Mumford was referring to the city’s plan for major upgrades along Baltimore Avenue from North Division Street to 15th Street. Funding is in place for a major redesign study of the corridor with long-term plans to widen sidewalks, underground utilities and the like.
Planning Commission members debated the amount of on-site parking available under the conceptual plan along with concerns about transferring ownership of the existing alley to the developer along with other issues. By and large though, they supported the concept.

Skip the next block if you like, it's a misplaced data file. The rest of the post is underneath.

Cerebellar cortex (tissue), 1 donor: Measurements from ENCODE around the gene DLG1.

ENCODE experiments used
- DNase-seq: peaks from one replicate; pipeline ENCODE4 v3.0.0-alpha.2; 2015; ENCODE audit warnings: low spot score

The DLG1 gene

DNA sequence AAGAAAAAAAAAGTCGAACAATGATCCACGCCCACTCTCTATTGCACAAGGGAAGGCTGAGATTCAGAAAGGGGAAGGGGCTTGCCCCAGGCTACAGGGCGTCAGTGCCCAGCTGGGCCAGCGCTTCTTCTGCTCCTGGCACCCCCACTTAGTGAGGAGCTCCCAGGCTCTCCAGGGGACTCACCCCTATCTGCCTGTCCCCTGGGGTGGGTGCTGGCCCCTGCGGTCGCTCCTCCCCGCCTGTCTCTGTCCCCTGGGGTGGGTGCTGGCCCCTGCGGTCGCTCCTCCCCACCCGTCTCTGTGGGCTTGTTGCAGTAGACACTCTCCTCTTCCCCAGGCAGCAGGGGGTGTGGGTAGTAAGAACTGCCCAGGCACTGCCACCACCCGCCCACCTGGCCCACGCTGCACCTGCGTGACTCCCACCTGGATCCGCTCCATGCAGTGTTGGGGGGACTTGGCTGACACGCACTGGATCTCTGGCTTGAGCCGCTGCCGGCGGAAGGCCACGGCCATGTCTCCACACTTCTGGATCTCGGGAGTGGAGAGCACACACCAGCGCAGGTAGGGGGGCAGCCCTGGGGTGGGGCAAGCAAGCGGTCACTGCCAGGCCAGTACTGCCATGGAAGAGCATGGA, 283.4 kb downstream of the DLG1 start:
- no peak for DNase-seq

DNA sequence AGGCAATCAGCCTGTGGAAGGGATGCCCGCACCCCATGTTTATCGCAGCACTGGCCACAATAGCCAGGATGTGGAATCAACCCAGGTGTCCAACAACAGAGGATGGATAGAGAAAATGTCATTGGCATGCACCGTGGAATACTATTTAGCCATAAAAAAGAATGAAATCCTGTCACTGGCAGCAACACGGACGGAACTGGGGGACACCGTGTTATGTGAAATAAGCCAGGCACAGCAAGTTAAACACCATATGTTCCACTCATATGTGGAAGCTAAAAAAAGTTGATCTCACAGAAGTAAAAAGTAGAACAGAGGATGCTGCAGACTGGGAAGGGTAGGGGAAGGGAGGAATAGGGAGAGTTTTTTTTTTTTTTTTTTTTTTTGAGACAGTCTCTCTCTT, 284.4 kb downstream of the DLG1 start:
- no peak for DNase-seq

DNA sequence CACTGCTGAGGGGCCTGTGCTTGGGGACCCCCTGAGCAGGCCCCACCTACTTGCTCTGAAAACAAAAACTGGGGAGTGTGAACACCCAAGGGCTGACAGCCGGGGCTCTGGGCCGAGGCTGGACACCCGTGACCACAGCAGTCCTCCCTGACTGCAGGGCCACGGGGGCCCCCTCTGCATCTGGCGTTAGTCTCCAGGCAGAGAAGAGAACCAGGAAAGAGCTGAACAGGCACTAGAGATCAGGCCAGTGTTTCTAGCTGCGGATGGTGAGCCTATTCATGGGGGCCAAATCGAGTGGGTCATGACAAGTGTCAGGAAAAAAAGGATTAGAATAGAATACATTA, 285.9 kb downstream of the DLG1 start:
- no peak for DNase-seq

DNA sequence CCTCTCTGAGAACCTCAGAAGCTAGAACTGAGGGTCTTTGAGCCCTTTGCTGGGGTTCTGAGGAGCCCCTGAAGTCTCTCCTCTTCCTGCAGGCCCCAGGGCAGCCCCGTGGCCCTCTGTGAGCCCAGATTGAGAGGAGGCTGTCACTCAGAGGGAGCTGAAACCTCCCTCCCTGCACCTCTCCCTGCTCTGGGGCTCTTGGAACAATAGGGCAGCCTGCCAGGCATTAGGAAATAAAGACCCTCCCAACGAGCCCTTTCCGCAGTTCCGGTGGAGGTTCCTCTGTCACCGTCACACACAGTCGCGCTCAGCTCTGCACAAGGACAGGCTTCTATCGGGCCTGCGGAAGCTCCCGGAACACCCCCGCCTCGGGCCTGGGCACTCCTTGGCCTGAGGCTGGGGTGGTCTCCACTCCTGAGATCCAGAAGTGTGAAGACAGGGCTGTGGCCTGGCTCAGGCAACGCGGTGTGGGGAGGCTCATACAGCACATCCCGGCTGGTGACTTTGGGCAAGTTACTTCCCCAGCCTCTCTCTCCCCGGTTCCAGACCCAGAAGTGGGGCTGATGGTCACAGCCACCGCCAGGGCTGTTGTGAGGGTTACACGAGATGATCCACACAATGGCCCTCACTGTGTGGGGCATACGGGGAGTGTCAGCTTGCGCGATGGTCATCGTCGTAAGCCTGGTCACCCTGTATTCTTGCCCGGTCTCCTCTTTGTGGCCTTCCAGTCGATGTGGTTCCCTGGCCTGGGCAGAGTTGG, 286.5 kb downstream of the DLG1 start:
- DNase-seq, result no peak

“It sounds like we have concerns about the alleyway and the tunnel affect and it needs to remain accessible,” said Planning Commission chair Pam Buckley. “We also have concerns about the parking. Anytime we’re bringing in a large project and redeveloping such a significant site in Ocean City, those are things we need to take a close look at. This is a beautiful project. It’s wonderful. It has to be a balancing act. That’s what we’re going to have to be convinced of.”
Buckley said through the lengthy approval process, there would likely have to be concessions made from both sides.
“You’ve heard our concerns,” she said. “If you can address them a little bit more, we can move forward. Always keep in mind we have to balance the give and take. What you guys are getting from the city and what the city is getting from this site development is the balance we have to work with.”